This week in birds - #386

A roundup of the week's news of birds and the environment:


Bald Eagles are becoming an almost common sight in our area, especially in winter. This one was photographed at Archbishop Fiorenza Park in Houston.
(Image courtesy of HoustonAudubon.com)

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It's not exactly a surprise to learn that 2019 capped the hottest decade in Earth's recorded history. The past five years are also the hottest on record.

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The massive wildfires in Australia are fueling the anger of environmentalists there who hold their government at least partially responsible for the disaster because of its climate change denialism and lack of action. The environmental movement has been energized by this anger.

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Spain's new government has declared a climate emergency, which is a step toward enacting ambitious plans to combat climate change. 

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We tend to think of earthworms as a good thing for the environment, but not necessarily when those critters are an invasive species.

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These are African Gray Parrots. They are amazing birds for many reasons, primarily related to their intelligence. But a new experiment has found that they are also capable of altruism. A parrot will help another parrot to get a treat, even though that in no way benefits the first bird. (Image courtesy of The New York Times.)

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Some trees can live for more than 1,000 years. How do they manage to do that?

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The gigantic "hot blob" in the Pacific Ocean has been instrumental in the deaths of a million seabirds in less than a year, according to new research.

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The encroachment of the more aggressive Barred Owls into the territory of Northern Spotted Owls has displaced the Spotted Owls and created a conservation crisis. Now the Barred Owls are threatening to have the same effect on California Spotted Owls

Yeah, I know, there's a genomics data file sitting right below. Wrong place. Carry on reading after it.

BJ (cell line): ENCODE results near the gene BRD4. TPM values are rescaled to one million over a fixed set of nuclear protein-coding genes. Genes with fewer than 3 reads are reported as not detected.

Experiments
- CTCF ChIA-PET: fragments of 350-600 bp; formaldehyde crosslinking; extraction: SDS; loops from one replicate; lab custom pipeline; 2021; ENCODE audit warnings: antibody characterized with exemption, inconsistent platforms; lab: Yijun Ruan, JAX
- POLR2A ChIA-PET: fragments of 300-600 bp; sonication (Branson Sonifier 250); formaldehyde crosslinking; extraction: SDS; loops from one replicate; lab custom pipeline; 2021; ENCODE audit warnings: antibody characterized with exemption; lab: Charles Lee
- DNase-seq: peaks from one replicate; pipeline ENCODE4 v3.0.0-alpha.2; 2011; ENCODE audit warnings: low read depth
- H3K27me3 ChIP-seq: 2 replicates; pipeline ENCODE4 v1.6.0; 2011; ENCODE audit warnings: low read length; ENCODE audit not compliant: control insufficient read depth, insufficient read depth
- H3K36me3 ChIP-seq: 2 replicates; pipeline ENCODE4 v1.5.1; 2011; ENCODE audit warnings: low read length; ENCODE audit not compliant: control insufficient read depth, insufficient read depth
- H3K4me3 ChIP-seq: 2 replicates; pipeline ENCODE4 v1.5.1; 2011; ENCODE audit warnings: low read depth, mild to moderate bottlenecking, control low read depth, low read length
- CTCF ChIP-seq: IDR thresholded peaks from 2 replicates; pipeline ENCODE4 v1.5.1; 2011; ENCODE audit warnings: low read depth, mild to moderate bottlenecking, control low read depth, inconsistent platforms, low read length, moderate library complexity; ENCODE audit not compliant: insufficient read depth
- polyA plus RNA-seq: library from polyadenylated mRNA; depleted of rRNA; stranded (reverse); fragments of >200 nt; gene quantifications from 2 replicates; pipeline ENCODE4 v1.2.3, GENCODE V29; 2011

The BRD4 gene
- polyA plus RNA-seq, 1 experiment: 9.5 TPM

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Homero Gómez González, a well-known conservationist who has spent years protecting Monarch butterflies on their wintering grounds in Michoacan state in Mexico, has not been seen since January 13. It is feared that he has been killed because of his conservation work.

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Leatherback turtles are being forced to make exhausting journeys, in some cases nearly twice as long as usual, from nesting to feeding grounds, because of rising ocean temperatures and changing sea currents.

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What would be your guess as to the first air-breathing land-dwelling animal? If you said the scorpion, you may have hit the jackpot according to new fossil evidence.

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An assistant professor of history and environmental studies believes that our efforts to keep the Galapagos Islands pristine may instead be destroying them.

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This cute little guy is a West Virginia northern flying squirrel and his species is doing quite well, thank you, after their removal from the endangered species list in 2013. (Image courtesy of Mother Nature Network.)

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Can reforesting the planet with one trillion trees help save it? Well, it couldn't hurt. We know that trees are our allies in removing carbon from the atmosphere and one trillion can remove a lot of carbon.

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Malaysia has returned 42 shipping containers of illegally imported plastic waste to their country of origin, proclaiming that they will not serve as the garbage dump of the world. Meanwhile, China is taking steps to phase out single-use plastics.